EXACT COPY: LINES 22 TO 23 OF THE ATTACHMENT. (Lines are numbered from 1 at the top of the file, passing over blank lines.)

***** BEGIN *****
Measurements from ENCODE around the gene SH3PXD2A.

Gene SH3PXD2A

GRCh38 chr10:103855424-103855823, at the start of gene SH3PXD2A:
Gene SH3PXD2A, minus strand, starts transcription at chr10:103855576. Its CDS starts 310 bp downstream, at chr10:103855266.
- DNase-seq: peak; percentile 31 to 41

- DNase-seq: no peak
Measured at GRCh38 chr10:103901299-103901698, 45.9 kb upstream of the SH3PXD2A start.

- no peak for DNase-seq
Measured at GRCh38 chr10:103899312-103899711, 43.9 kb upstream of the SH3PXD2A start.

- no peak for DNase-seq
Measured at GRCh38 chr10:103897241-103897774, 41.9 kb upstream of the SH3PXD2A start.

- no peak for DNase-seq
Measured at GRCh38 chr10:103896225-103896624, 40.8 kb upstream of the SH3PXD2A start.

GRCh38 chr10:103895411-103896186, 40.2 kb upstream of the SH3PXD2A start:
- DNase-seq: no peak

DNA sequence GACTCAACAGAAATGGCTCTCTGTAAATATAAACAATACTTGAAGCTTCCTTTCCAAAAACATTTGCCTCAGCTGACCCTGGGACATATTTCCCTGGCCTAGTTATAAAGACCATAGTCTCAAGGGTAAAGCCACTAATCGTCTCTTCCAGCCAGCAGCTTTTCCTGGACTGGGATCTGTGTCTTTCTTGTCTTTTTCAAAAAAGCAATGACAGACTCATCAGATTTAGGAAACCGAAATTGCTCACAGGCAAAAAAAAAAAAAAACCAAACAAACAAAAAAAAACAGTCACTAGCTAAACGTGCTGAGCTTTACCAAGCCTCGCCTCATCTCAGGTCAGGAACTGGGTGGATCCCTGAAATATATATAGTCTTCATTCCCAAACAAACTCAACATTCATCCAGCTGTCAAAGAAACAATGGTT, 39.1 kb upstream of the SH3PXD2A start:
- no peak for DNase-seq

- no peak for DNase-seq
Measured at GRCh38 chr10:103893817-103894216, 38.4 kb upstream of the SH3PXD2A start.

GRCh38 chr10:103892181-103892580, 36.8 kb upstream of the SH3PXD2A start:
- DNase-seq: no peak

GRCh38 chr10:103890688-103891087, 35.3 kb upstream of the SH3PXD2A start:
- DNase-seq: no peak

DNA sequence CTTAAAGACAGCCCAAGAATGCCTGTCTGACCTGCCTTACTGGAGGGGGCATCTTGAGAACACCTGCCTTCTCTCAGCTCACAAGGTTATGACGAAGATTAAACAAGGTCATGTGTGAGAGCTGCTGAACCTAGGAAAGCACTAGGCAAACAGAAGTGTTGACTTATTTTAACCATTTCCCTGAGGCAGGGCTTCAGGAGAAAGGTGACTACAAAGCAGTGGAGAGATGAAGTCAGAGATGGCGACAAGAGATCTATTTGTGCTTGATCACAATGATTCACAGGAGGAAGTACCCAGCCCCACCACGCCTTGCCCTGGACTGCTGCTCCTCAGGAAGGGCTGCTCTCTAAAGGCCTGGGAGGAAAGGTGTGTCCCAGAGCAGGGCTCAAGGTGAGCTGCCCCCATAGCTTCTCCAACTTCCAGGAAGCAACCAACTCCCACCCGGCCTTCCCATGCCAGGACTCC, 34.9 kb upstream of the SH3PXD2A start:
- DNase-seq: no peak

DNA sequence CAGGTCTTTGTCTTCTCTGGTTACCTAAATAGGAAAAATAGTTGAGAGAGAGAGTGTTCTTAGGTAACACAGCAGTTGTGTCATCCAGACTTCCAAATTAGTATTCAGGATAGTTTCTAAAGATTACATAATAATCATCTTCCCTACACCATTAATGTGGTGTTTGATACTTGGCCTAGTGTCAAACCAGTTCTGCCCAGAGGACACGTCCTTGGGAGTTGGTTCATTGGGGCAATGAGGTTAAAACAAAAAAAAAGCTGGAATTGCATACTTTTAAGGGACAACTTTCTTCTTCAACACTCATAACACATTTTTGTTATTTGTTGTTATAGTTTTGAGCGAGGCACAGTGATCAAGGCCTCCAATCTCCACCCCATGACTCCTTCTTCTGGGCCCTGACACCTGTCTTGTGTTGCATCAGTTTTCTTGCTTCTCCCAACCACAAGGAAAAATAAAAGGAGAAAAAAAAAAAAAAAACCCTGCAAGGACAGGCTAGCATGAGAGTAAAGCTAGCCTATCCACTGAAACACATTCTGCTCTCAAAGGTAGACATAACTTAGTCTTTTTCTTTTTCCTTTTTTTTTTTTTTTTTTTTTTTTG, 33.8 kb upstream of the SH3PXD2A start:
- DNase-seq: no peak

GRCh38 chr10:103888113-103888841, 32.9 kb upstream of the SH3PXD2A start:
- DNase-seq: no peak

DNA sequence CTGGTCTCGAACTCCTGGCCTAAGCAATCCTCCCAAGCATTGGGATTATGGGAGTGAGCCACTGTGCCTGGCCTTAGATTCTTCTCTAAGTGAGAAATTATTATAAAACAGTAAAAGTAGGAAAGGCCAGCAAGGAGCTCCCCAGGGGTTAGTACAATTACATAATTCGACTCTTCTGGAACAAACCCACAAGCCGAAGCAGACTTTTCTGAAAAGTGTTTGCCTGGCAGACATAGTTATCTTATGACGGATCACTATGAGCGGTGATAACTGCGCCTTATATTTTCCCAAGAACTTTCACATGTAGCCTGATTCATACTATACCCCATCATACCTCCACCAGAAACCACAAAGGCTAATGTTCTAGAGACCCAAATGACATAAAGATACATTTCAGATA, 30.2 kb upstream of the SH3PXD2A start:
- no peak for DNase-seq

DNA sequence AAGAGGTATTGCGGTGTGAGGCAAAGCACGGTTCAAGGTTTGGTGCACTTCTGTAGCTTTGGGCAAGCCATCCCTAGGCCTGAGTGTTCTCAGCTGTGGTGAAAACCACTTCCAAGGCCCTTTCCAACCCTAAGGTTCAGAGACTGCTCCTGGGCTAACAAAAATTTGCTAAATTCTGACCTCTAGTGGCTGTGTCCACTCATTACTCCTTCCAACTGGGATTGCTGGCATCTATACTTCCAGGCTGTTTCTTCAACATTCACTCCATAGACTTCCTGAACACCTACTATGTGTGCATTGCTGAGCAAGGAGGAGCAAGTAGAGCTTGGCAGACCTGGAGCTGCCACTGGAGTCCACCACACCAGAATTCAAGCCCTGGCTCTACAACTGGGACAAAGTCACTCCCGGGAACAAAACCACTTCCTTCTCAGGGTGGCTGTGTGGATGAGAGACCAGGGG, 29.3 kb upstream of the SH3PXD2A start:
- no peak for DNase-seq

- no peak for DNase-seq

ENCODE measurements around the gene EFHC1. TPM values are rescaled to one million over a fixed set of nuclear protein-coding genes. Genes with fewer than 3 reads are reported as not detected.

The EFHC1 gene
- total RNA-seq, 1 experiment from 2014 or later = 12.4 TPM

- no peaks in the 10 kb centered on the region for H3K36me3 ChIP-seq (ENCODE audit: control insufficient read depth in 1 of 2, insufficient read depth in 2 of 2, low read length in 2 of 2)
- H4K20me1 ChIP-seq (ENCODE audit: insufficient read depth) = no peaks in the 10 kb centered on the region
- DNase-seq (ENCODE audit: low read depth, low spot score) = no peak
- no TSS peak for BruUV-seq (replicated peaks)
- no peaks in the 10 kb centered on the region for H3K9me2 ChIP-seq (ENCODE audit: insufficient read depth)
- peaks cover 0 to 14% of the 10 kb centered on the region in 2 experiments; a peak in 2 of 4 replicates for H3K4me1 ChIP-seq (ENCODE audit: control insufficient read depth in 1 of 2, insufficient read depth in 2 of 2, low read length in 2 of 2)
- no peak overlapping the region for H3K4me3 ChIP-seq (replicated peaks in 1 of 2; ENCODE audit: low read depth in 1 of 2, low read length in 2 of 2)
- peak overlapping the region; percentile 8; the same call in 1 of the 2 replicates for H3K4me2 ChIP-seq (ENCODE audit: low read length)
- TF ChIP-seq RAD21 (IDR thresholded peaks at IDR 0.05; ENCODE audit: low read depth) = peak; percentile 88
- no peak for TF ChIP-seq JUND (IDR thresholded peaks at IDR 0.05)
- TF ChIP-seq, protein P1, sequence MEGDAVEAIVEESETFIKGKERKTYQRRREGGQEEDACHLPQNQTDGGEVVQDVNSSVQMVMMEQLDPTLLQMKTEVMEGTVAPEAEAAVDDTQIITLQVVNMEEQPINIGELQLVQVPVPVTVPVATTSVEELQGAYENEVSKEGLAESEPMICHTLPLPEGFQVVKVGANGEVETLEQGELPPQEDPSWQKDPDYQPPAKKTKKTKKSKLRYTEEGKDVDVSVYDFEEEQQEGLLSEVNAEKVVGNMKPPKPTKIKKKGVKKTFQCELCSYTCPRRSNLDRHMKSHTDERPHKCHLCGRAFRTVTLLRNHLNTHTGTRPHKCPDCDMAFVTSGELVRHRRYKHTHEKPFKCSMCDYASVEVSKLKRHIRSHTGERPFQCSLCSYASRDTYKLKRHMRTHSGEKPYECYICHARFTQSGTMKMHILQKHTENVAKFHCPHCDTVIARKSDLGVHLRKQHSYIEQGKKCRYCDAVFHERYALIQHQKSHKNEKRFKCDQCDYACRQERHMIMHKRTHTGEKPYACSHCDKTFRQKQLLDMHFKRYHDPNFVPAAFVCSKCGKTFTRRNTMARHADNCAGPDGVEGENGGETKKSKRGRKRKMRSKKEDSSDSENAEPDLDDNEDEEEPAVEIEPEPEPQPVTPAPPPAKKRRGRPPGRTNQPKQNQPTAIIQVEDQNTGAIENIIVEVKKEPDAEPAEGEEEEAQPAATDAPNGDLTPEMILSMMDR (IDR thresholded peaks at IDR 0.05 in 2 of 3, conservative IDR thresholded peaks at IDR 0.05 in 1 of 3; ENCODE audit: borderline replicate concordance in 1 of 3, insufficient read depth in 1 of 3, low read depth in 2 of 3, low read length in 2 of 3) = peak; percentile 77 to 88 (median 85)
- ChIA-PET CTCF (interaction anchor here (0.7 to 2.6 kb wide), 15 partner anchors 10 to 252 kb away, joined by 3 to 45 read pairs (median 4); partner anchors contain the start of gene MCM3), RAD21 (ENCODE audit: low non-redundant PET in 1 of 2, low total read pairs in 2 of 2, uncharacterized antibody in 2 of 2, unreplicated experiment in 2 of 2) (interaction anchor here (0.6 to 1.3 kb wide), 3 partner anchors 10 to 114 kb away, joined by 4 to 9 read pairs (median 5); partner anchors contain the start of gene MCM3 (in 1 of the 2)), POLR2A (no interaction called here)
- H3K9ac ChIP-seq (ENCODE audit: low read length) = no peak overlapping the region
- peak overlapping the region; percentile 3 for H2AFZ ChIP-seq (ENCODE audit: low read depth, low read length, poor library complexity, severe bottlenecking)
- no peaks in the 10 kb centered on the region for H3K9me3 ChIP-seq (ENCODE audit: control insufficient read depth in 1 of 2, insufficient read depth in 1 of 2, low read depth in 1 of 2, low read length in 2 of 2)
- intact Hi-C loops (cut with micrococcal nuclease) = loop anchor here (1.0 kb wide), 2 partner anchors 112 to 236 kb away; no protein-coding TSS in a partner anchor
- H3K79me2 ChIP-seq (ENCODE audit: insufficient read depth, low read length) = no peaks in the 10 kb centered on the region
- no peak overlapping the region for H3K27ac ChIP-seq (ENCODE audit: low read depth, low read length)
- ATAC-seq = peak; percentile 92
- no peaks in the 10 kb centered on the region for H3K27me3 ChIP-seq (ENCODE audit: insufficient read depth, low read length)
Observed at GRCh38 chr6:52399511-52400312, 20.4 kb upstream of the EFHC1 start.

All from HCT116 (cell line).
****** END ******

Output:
GRCh38 chr10:103890688-103891087, 35.3 kb upstream of the SH3PXD2A start:
- DNase-seq: no peak